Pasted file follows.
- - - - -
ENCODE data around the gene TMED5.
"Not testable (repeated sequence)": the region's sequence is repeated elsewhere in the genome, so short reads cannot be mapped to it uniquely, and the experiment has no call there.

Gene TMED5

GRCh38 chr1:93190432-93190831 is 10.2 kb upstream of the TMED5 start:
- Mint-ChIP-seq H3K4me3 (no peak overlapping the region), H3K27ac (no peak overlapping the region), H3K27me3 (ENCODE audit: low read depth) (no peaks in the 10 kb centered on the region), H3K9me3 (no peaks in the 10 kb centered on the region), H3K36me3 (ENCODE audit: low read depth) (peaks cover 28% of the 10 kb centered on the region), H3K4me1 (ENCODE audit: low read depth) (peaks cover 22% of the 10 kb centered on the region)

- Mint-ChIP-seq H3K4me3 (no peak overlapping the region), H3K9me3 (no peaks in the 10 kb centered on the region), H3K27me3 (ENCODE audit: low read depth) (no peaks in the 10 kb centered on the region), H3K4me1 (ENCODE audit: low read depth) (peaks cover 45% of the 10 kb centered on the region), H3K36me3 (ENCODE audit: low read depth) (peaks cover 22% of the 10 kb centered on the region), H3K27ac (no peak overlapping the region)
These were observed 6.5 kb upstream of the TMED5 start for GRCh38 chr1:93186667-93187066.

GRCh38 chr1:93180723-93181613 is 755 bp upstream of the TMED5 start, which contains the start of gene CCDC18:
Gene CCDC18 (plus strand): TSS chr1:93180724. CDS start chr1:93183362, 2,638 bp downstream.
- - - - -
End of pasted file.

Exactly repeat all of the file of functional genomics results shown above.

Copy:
ENCODE data around the gene TMED5.
"Not testable (repeated sequence)": the region's sequence is repeated elsewhere in the genome, so short reads cannot be mapped to it uniquely, and the experiment has no call there.

Gene TMED5

GRCh38 chr1:93190432-93190831 is 10.2 kb upstream of the TMED5 start:
- Mint-ChIP-seq H3K4me3 (no peak overlapping the region), H3K27ac (no peak overlapping the region), H3K27me3 (ENCODE audit: low read depth) (no peaks in the 10 kb centered on the region), H3K9me3 (no peaks in the 10 kb centered on the region), H3K36me3 (ENCODE audit: low read depth) (peaks cover 28% of the 10 kb centered on the region), H3K4me1 (ENCODE audit: low read depth) (peaks cover 22% of the 10 kb centered on the region)

- Mint-ChIP-seq H3K4me3 (no peak overlapping the region), H3K9me3 (no peaks in the 10 kb centered on the region), H3K27me3 (ENCODE audit: low read depth) (no peaks in the 10 kb centered on the region), H3K4me1 (ENCODE audit: low read depth) (peaks cover 45% of the 10 kb centered on the region), H3K36me3 (ENCODE audit: low read depth) (peaks cover 22% of the 10 kb centered on the region), H3K27ac (no peak overlapping the region)
These were observed 6.5 kb upstream of the TMED5 start for GRCh38 chr1:93186667-93187066.

GRCh38 chr1:93180723-93181613 is 755 bp upstream of the TMED5 start, which contains the start of gene CCDC18:
Gene CCDC18 (plus strand): TSS chr1:93180724. CDS start chr1:93183362, 2,638 bp downstream.